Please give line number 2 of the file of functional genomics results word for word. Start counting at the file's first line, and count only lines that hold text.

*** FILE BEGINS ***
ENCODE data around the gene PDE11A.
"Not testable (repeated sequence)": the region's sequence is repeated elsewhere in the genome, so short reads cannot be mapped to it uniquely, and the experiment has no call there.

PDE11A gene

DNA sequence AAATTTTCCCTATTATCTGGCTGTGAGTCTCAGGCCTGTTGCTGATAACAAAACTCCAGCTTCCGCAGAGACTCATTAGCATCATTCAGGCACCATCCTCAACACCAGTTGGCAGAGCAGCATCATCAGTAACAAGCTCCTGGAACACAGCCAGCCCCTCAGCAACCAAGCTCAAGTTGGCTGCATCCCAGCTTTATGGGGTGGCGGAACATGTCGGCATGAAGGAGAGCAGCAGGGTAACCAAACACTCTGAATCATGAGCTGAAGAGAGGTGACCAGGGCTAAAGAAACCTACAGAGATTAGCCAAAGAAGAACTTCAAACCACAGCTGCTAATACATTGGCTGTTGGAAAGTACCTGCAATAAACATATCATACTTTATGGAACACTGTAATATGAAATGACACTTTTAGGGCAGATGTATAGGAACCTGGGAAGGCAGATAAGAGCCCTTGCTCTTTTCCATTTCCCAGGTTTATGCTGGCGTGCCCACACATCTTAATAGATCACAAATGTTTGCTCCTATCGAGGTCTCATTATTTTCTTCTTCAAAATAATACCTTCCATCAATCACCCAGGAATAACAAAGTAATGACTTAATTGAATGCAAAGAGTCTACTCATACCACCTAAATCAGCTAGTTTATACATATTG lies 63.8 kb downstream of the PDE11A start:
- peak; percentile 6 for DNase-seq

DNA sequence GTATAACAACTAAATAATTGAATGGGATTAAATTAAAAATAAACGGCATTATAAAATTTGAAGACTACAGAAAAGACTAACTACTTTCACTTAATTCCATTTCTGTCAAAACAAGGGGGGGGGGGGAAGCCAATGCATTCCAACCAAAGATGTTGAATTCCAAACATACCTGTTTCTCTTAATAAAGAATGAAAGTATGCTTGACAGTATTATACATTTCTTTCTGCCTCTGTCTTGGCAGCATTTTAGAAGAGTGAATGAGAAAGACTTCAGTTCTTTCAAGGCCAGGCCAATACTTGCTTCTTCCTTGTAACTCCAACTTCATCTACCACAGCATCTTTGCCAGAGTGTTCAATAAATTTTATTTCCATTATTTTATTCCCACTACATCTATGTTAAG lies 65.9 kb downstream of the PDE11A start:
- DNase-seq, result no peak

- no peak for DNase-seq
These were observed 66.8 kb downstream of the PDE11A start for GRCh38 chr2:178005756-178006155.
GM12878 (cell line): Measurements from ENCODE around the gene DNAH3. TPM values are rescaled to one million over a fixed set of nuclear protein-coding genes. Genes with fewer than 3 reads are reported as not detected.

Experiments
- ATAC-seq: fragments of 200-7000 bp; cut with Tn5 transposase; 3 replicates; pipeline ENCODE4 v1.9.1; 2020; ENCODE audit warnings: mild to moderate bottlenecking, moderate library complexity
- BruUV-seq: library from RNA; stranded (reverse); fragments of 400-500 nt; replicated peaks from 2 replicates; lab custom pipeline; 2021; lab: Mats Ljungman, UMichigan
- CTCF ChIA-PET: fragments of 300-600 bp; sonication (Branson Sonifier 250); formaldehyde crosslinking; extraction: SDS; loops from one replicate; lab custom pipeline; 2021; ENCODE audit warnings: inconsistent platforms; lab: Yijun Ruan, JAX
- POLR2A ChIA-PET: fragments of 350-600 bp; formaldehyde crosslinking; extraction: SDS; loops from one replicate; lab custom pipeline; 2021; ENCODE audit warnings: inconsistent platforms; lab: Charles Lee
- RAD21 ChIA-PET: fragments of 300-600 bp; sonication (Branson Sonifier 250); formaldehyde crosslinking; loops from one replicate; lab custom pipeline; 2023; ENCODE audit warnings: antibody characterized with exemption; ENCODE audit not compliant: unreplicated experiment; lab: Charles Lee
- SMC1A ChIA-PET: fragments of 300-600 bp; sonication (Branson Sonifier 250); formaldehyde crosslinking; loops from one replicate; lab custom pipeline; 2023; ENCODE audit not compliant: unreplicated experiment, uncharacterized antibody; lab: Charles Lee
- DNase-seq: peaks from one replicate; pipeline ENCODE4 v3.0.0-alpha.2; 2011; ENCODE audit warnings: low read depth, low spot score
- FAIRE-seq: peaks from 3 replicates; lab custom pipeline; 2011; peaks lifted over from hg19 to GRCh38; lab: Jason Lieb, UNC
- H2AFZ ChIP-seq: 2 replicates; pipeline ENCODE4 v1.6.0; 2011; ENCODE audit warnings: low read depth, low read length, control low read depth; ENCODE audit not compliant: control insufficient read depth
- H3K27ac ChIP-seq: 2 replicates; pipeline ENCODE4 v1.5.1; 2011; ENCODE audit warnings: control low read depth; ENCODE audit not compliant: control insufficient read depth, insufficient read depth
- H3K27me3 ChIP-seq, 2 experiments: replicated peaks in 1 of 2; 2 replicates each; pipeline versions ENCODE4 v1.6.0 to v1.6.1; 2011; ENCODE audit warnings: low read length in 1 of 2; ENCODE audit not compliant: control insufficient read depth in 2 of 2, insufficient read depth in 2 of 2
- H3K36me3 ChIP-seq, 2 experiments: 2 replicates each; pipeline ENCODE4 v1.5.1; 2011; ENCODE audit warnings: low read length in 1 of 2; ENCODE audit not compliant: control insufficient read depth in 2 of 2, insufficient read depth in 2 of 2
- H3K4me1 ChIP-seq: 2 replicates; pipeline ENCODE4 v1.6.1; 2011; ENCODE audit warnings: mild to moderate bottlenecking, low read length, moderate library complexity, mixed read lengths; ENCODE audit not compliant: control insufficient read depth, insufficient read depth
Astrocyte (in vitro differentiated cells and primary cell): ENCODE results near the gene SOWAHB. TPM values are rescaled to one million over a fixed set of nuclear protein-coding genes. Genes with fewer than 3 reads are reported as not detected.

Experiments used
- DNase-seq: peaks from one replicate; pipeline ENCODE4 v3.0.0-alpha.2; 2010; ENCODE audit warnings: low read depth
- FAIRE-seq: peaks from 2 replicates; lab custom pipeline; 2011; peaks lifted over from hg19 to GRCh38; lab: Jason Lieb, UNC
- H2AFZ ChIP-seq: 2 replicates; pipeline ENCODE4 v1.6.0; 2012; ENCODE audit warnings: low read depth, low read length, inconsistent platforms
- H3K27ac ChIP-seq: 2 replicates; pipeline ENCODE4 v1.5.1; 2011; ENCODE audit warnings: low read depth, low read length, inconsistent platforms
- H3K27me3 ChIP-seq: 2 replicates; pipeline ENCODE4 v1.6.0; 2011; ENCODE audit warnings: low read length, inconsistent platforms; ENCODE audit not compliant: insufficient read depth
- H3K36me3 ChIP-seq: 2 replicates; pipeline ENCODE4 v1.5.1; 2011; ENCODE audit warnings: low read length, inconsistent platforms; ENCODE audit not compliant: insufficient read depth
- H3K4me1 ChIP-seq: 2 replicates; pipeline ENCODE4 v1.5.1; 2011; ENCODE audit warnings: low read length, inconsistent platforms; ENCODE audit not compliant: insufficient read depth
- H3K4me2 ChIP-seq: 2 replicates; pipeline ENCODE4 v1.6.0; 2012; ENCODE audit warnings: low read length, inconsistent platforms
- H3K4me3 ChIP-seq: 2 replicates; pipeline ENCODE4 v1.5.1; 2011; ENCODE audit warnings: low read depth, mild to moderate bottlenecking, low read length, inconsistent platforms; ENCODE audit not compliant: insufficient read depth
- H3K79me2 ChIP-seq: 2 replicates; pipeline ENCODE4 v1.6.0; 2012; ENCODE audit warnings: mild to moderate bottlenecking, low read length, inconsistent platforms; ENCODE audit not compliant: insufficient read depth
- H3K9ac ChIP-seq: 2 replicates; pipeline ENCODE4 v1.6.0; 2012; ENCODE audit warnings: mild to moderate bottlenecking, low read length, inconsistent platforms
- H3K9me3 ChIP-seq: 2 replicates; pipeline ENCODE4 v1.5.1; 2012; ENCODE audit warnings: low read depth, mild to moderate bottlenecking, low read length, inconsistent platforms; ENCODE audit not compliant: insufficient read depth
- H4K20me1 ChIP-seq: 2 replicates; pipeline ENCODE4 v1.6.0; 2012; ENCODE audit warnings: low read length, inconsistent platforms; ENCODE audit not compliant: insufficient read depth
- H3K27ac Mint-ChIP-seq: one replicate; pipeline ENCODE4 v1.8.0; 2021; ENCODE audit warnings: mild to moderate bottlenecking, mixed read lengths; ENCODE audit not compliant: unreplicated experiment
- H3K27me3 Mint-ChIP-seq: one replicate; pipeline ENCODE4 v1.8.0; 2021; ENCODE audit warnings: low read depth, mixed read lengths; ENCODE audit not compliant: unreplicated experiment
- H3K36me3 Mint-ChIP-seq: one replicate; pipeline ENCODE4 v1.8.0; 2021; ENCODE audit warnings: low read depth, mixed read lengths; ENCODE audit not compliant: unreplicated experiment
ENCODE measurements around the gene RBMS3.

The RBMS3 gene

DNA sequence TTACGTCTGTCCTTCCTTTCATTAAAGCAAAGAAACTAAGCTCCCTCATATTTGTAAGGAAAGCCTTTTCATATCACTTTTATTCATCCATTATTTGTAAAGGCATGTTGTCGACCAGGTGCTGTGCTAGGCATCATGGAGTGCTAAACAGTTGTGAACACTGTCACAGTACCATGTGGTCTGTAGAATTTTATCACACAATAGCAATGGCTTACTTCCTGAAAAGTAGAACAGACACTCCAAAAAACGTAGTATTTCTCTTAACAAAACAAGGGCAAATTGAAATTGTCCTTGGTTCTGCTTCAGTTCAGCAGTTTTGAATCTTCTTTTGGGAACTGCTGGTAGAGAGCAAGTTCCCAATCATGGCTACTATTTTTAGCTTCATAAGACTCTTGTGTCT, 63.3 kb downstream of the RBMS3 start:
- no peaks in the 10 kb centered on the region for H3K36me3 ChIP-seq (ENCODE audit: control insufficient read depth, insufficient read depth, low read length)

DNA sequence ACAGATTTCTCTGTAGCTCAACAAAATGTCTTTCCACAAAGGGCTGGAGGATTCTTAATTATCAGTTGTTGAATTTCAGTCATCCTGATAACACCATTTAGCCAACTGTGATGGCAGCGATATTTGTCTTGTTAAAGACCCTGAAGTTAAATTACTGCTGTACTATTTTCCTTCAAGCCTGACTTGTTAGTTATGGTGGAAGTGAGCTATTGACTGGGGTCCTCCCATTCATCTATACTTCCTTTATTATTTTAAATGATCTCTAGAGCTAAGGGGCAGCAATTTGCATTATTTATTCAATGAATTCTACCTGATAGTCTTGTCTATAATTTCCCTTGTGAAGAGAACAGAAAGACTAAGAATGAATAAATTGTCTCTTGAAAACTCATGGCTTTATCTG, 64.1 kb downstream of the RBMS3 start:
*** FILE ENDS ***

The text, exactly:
"Not testable (repeated sequence)": the region's sequence is repeated elsewhere in the genome, so short reads cannot be mapped to it uniquely, and the experiment has no call there.